Assessment of Population Differentiation Using DNA Fingerprinting and Modified Wright's FST-Statistics

Assessment of Population Differentiation Using DNA Fingerprinting and Modified Wright's... Using our results and literature data on multilocus DNA fingerprinting, we propose a method of obtaining unbiased estimates of the between-population genetic similarity index and a measure of population subdivision based on modified Wright's F ST-statistics. On the basis of multiple comparison T 2 Hotelling's test and Holmes' procedure, the F ST-statistics was applied to assess differentiation of four (Pacific and Atlantic) subpopulations of humpback whale Megaptera novaeangliae, six populations of Californian island gray fox Urocyon littoralis, and geographically isolated Ob' and Yakutia populations of Siberian white crane Crus leucogeranus. It was shown that the regional humpback whale subpopulations do not constitute a single panmictic unit (P < 10–4). The subdivision index of the Pacific and Atlantic populations expressed in terms of F-statistics varied from 0.101 to 0.157. The differentiation estimates for the island fox populations, which ranged from 0.2109 to 0.4027, indicate that subdivision of these populations is a function of the distance between the islands, island size, and population size. In particular, the smallest and the greatest differences were found respectively between the populations of the geographically closest northern islands (F ST = 0.2157, F ST = 0.2109) and between those of the most distant northern and southern islands (F ST = 0.4027, F ST = 0.3869). Subdivision of the island populations with minimum areas and low population number was intermediate (F ST = 0.3789). Mean values of heterozygosity, within-population genetic similarity index, and the number of coinciding fragments for two random individuals of Siberian white crane from the Ob' and Yakutia population were not statistically significantly different (P ≥ 0.852, P ≥ 0.491, P ≥ 0.325). However, pairwise comparisons of mean F ST values indicated that the differentiation estimates for samples from these populations fall within the limits of population subdivision (P = 0.01). The subdivision estimate (0.108–0.133) of various groups of Siberian white cranes is comparable to interregional subdivision of humpback whale. Based on the results of this study, we recommend the approach based on modified Wright's F ST-statistics for studying genetic population structure aimed at detecting population subdivision. Russian Journal of Genetics Springer Journals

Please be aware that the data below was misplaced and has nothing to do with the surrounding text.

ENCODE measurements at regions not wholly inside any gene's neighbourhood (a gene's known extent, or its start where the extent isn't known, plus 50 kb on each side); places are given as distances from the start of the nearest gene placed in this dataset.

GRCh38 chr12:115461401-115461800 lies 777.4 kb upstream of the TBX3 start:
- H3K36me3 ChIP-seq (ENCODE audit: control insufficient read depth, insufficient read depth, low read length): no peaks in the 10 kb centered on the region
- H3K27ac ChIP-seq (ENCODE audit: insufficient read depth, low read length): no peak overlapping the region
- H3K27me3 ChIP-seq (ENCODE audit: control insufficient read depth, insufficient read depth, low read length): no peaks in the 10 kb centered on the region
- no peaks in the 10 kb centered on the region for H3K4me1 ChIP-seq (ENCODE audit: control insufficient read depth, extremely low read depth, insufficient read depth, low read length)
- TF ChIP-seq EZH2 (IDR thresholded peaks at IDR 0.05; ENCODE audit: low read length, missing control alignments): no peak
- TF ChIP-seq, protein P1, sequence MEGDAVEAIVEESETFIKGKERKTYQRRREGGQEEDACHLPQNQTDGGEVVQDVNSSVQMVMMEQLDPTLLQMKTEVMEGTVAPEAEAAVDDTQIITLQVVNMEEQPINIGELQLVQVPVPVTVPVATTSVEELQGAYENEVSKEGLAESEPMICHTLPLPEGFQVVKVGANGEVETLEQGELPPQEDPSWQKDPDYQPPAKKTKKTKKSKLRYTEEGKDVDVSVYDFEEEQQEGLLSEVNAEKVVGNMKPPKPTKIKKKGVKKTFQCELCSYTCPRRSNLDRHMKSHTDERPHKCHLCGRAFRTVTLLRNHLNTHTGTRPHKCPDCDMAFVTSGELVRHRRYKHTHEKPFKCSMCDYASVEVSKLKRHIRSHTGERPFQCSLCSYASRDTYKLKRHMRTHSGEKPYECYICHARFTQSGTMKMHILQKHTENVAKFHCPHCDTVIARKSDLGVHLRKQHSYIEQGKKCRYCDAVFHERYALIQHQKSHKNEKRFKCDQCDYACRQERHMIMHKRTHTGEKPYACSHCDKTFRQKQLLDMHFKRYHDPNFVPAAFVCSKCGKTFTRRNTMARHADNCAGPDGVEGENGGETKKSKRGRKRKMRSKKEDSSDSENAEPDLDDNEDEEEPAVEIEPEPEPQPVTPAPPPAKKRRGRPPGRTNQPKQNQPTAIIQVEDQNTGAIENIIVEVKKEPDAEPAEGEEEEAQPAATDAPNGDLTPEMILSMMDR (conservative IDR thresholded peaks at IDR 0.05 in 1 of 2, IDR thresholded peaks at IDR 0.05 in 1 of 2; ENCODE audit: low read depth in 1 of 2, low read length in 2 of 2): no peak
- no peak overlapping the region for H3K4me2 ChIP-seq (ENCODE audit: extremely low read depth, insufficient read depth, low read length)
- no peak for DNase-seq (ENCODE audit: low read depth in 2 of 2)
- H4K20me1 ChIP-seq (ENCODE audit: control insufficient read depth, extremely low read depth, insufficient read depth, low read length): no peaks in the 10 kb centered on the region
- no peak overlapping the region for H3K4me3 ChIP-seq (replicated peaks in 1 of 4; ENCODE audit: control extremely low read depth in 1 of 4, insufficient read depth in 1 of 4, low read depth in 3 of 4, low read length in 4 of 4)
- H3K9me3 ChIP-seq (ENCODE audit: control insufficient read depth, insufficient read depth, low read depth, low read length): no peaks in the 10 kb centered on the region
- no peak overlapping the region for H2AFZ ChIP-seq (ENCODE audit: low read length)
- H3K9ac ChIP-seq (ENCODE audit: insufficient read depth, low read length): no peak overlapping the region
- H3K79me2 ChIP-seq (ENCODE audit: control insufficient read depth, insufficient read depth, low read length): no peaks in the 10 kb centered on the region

Assessment of Population Differentiation Using DNA Fingerprinting and Modified Wright's FST-Statistics

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Kluwer Academic Publishers-Plenum Publishers
Copyright © 2003 by MAIK “Nauka/Interperiodica”
Biomedicine; Human Genetics
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